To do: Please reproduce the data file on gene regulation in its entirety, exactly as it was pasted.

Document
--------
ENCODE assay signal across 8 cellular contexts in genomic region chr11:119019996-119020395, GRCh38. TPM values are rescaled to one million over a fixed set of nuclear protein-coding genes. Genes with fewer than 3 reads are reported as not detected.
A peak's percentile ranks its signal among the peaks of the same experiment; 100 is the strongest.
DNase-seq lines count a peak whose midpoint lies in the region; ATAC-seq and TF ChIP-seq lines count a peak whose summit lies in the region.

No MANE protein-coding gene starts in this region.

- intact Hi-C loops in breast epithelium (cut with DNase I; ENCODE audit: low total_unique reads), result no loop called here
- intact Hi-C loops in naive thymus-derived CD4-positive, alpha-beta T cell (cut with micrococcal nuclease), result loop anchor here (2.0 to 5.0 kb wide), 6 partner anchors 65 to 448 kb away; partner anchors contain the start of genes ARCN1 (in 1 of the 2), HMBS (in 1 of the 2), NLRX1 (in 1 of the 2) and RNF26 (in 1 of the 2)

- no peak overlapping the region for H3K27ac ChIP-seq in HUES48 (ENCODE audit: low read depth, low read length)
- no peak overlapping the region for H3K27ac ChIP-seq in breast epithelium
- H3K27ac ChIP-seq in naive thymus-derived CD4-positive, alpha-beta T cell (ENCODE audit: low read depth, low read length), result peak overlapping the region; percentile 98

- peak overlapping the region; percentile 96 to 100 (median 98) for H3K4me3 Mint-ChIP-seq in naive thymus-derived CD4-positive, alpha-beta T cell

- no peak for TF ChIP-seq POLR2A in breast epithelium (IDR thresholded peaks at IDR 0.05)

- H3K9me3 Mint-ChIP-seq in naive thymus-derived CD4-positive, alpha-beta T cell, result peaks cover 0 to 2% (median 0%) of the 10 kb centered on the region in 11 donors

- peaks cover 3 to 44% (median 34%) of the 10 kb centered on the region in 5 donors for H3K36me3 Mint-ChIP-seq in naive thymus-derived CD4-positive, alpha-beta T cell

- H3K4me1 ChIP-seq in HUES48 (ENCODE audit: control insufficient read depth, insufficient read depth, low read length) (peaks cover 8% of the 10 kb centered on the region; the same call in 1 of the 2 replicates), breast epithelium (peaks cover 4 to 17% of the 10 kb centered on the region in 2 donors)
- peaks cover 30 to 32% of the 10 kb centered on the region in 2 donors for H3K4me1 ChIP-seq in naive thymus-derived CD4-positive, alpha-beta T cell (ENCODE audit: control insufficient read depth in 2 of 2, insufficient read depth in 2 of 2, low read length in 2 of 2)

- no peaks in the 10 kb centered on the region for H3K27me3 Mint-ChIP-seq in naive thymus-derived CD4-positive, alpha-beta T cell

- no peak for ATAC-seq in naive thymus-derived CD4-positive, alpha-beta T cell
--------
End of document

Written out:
ENCODE assay signal across 8 cellular contexts in genomic region chr11:119019996-119020395, GRCh38. TPM values are rescaled to one million over a fixed set of nuclear protein-coding genes. Genes with fewer than 3 reads are reported as not detected.
A peak's percentile ranks its signal among the peaks of the same experiment; 100 is the strongest.
DNase-seq lines count a peak whose midpoint lies in the region; ATAC-seq and TF ChIP-seq lines count a peak whose summit lies in the region.

No MANE protein-coding gene starts in this region.

- intact Hi-C loops in breast epithelium (cut with DNase I; ENCODE audit: low total_unique reads), result no loop called here
- intact Hi-C loops in naive thymus-derived CD4-positive, alpha-beta T cell (cut with micrococcal nuclease), result loop anchor here (2.0 to 5.0 kb wide), 6 partner anchors 65 to 448 kb away; partner anchors contain the start of genes ARCN1 (in 1 of the 2), HMBS (in 1 of the 2), NLRX1 (in 1 of the 2) and RNF26 (in 1 of the 2)

- no peak overlapping the region for H3K27ac ChIP-seq in HUES48 (ENCODE audit: low read depth, low read length)
- no peak overlapping the region for H3K27ac ChIP-seq in breast epithelium
- H3K27ac ChIP-seq in naive thymus-derived CD4-positive, alpha-beta T cell (ENCODE audit: low read depth, low read length), result peak overlapping the region; percentile 98

- peak overlapping the region; percentile 96 to 100 (median 98) for H3K4me3 Mint-ChIP-seq in naive thymus-derived CD4-positive, alpha-beta T cell

- no peak for TF ChIP-seq POLR2A in breast epithelium (IDR thresholded peaks at IDR 0.05)

- H3K9me3 Mint-ChIP-seq in naive thymus-derived CD4-positive, alpha-beta T cell, result peaks cover 0 to 2% (median 0%) of the 10 kb centered on the region in 11 donors

- peaks cover 3 to 44% (median 34%) of the 10 kb centered on the region in 5 donors for H3K36me3 Mint-ChIP-seq in naive thymus-derived CD4-positive, alpha-beta T cell

- H3K4me1 ChIP-seq in HUES48 (ENCODE audit: control insufficient read depth, insufficient read depth, low read length) (peaks cover 8% of the 10 kb centered on the region; the same call in 1 of the 2 replicates), breast epithelium (peaks cover 4 to 17% of the 10 kb centered on the region in 2 donors)
- peaks cover 30 to 32% of the 10 kb centered on the region in 2 donors for H3K4me1 ChIP-seq in naive thymus-derived CD4-positive, alpha-beta T cell (ENCODE audit: control insufficient read depth in 2 of 2, insufficient read depth in 2 of 2, low read length in 2 of 2)

- no peaks in the 10 kb centered on the region for H3K27me3 Mint-ChIP-seq in naive thymus-derived CD4-positive, alpha-beta T cell

- no peak for ATAC-seq in naive thymus-derived CD4-positive, alpha-beta T cell